A year after releasing their acclaimed album Don’t Do What We Did, London trio, The Manor (Johnny Dutch, Scotty Stacks and Danny Graft), have managed to pull themselves from the brink of self-imposed retirement to a rather established spot among the flourishing UK Urban hopefuls. Even though I’ve just labelled the three, they’re defining characteristic is their uncategorizable sound which makes them stand out from a host of artists that have jumped out of the cracks to hop on the respective Grime, Garage and Hip-Hop bandwagons that are currently heading full-speed ahead, out of England all over the musical world. These three everyday London lads have managed to encapsulate the sound of where they’re from with the most uncommon approach, while drawing on a host of common influences, all while maintaining a confidently-humble opinion of themselves.
To celebrate their undefinable manner (Pun intended) here’s eight reasons you should look up The Manor’s work, in their own words, as we recently caught up over the phone.
1. Their Album embodies every aspect of The Manor.
DG: ‘It has been a long journey, we did five years grafting, knocking about, we did a lot of free mixtapes. It’s the first time we put a proper album to paper. It’s the first time we had original production we had Yanaku, Drifta, Sweeli, District. For us it was a culmination of five years work, it was brilliant, we’re just enjoying it man.’
JD: ‘We wanted to have a South-East London sound, we didn’t think it had been done yet. With Yanaku, it was the first time we were in a position to make that sound, he’s a South-East boy himself he lives in Bromley near to us, we feel as though we crafted it with him. We made sure it was right before we put it out, but it was just something we needed to do, we needed to make something that was from The Manor. Before it hasn’t really been from The Manor, we’d been putting our own spin on things from other productions, this was really from The Manor, this last album’.
2. They’re versatile because of multiple varied influences.
JD: ‘We’ve got tunes for the Grime fans. We know Grime as well as anyone else. The new tunes do sound very Grimey, there’s bits that do sound Yanaku and a bit more bird-friendly as well, but we know how to adapt to each fanbase’.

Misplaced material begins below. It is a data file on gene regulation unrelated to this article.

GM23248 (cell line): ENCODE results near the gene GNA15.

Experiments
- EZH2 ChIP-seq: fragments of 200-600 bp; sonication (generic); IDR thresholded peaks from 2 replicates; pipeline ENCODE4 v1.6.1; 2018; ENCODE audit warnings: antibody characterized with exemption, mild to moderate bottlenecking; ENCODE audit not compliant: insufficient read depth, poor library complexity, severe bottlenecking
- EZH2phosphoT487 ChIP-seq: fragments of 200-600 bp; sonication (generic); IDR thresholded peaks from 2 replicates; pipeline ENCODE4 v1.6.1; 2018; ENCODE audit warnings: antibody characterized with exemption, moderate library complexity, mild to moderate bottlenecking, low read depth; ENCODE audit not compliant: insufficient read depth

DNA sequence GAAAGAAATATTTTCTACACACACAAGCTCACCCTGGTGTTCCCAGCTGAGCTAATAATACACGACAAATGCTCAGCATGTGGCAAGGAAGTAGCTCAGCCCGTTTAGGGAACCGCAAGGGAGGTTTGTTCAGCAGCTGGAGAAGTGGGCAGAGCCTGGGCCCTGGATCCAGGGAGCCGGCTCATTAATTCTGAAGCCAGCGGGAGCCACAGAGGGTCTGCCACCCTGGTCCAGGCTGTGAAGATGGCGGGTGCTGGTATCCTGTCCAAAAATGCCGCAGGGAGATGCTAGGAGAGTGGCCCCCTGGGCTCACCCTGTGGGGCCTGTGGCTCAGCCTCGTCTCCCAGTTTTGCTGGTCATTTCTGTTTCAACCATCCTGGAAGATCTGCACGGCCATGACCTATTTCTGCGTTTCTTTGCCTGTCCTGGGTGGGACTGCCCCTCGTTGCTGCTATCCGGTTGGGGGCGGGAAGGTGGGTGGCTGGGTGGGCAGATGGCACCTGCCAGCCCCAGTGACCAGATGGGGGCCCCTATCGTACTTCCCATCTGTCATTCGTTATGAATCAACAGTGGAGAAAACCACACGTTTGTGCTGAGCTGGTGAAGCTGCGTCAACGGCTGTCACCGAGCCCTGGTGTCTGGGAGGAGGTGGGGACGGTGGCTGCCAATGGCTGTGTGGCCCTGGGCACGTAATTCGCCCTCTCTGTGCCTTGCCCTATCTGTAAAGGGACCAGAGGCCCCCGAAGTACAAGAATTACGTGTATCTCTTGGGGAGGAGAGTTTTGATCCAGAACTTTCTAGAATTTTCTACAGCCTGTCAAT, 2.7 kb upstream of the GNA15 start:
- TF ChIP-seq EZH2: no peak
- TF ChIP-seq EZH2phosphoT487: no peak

SS: ‘That’s the thing, we grew up listening to Grime, Old school Hip-Hop, Garage and House, so I suppose the music we’re making now is a product of the influences we’ve received over the years’.
JD: ‘My influences are Paul Weller, Jamiroquai, Common… I think any artist worth their salt is only a culmination of their influences and their experiences and I feel as though we are not scared of bringing our influences and experiences to the table whereas other artists may not like to bring up the fact that they listened to Five back in ’98 (“They’d shit themselves” – Danny), we listen to everything and we want to bring all of that to the table.’
3. They’re 3 different personalities that represent similar but different backgrounds.
SS: ‘I think that’s why it works. Although we’ve got very different personalities, we all come from the same area and similar backgrounds. We talk about the same things, we all put our spin on it, but we all put represent a different sub-culture within the bigger picture which is our local area.’
4. They’re paradoxically laid back and serious about their work.
DG: ‘Every tune to a certain extent is a bit of a piss take. No one’s that serious, if you’re making a song, there are serious elements, you’ve got emotional connections to what you’re saying, but you’re making music. You ain’t sitting there in an office, you ain’t sitting there at a desk, you’re making something that is a laugh, something that means something to you but in the end of the day you’re making music, it ain’t serious’.